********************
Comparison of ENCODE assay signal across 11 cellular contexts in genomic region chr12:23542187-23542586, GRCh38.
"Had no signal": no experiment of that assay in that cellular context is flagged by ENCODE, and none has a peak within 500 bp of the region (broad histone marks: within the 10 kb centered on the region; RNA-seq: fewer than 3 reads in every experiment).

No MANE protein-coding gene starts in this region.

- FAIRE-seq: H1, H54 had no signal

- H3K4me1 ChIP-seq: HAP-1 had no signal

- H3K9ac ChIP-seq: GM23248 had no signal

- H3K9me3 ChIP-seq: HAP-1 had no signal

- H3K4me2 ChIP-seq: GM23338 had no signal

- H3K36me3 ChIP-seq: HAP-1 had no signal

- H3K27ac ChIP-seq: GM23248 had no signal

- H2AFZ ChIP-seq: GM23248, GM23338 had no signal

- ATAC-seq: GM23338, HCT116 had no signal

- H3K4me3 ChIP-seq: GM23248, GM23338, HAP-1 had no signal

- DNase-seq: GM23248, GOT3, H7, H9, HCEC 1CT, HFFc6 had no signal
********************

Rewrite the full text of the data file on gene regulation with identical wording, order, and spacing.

Comparison of ENCODE assay signal across 11 cellular contexts in genomic region chr12:23542187-23542586, GRCh38.
"Had no signal": no experiment of that assay in that cellular context is flagged by ENCODE, and none has a peak within 500 bp of the region (broad histone marks: within the 10 kb centered on the region; RNA-seq: fewer than 3 reads in every experiment).

No MANE protein-coding gene starts in this region.

- FAIRE-seq: H1, H54 had no signal

- H3K4me1 ChIP-seq: HAP-1 had no signal

- H3K9ac ChIP-seq: GM23248 had no signal

- H3K9me3 ChIP-seq: HAP-1 had no signal

- H3K4me2 ChIP-seq: GM23338 had no signal

- H3K36me3 ChIP-seq: HAP-1 had no signal

- H3K27ac ChIP-seq: GM23248 had no signal

- H2AFZ ChIP-seq: GM23248, GM23338 had no signal

- ATAC-seq: GM23338, HCT116 had no signal

- H3K4me3 ChIP-seq: GM23248, GM23338, HAP-1 had no signal

- DNase-seq: GM23248, GOT3, H7, H9, HCEC 1CT, HFFc6 had no signal